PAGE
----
When writing SQL code, you often need a table in which to store data temporarily when it comes time to execute that code. You have three table options: local temporary tables, global temporary tables and table variables. I'll discuss the differences between using temporary tables in SQL Server versus table variables.
Both local and global temporary tables are physical tables within the tempdb database, indexes can be created .Because temp tables are physical tables, you can also create a primary key on them via the CREATE TABLE command or via the ALTER TABLE command. You can use the ALTER TABLE command to add any defaults, new columns, or constraints that you need to within your code.
Create table #temp([Id] Int,[Name] Nvarchar(100)
You'll notice I prefixed the table with a #.This tells SQL Server that this table is a local temporary table. This table is only visible to this session of SQL Server.
Unlike local and global temporary tables, table variables cannot have indexes created on them. The exception is that table variables can have a primary key defined upon creation using the DECLARE @variable TABLE command. This will then create a clustered or non-clustered index on the table variable. The CREATE INDEX command does not recognize table variables. Therefore, the only index available to you is the index that accompanies the primary key and is created upon table variable declaration.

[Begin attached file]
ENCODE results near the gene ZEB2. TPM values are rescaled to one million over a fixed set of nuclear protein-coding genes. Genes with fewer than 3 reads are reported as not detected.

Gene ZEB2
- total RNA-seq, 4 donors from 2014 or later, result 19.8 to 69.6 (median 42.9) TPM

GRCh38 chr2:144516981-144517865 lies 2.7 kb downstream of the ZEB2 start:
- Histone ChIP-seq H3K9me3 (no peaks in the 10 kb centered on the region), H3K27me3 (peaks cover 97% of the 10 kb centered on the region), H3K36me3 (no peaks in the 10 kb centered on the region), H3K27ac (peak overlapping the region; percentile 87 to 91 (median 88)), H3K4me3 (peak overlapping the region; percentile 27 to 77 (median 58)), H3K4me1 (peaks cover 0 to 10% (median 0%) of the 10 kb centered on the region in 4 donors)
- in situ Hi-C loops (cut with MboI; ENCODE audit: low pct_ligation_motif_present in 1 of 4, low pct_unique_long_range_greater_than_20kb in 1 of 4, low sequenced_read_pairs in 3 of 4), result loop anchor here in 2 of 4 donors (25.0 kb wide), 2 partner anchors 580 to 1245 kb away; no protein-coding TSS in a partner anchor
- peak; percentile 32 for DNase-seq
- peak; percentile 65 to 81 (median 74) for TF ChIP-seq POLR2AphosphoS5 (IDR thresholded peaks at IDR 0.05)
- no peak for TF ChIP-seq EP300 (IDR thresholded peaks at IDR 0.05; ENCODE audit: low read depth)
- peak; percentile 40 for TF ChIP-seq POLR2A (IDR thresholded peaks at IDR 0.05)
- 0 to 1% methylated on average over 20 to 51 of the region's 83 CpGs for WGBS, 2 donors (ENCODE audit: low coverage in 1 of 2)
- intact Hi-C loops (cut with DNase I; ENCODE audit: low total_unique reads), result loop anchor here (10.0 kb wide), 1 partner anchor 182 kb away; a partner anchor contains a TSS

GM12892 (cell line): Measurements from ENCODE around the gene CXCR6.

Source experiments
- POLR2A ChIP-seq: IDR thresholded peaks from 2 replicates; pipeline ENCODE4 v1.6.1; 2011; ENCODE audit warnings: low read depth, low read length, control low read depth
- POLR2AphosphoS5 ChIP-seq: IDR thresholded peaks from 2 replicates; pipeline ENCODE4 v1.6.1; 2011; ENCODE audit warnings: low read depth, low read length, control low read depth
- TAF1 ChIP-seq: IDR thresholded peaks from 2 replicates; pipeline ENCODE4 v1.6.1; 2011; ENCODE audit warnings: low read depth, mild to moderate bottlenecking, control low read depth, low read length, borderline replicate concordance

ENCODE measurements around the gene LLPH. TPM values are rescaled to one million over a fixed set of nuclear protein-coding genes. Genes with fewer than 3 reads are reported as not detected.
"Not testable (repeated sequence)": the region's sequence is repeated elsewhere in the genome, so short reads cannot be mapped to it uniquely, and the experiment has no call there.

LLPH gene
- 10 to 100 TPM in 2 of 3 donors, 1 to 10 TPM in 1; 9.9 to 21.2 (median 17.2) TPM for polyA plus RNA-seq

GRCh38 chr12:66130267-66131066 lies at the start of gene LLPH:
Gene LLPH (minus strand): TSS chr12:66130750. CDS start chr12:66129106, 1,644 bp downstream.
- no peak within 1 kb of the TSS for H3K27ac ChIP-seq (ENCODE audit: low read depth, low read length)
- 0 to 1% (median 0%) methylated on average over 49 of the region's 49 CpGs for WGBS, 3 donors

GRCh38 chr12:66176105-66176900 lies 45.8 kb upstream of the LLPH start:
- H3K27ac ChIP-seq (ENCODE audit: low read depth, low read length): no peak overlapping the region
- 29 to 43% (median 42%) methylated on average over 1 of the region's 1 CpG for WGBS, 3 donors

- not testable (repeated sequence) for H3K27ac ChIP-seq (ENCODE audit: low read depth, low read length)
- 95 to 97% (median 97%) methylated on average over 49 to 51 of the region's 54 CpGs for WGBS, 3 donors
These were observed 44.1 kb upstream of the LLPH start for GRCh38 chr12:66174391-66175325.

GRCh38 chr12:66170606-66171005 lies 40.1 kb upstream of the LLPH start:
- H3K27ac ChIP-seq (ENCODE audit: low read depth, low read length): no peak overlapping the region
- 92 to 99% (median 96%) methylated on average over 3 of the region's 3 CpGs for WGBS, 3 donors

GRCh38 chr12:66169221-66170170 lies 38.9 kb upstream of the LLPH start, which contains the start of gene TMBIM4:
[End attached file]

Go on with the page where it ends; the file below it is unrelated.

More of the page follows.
Declare @temp table([Id] Int,[Name] nvarchar(100))You'll notice I write declare because @temp is a variable of type "Table".
The another difference is that transaction logs are not recorded for the table variables. Hence, they are out of scope of the transaction mechanism, as is clearly visible from this example:
CREATE Table #temp([Id] Int,[Name] nvarchar(100)) DECLARE @temp table([Id] Int,[Name] nvarchar(100)) INSERT into #temp select 1,'India'INSERT into @temp select 1,'India'BEGIN transactionUPDATE #temp set [Name]='Hindustan'UPDATE @temp set [Name]='Hindustan'ROLLBACK transactionSELECT * from #tempSELECT * from @temp
CREATE Table #temp([Id] Int,[Name] nvarchar(100))
DECLARE @temp table([Id] Int,[Name] nvarchar(100))
INSERT into #temp select 1,'India'
INSERT into @temp select 1,'India'
UPDATE #temp set [Name]='Hindustan'
UPDATE @temp set [Name]='Hindustan'
SELECT * from #temp
SELECT * from @temp
Here the out put
After declaring our temporary table #temp and our table-variable @temp, we assign each one with the same 1,"India" . Then, we begin a transaction that updates their contents. At this point, both will now contain the same 1,"Hindustan" . But when we rollback the transaction, as you can see, the table-variable @T retained its value instead of reverting back to the "old value" string. This happened because, even though the table-variable was updated within the transaction, it is not a part of the transaction itself.
Which to use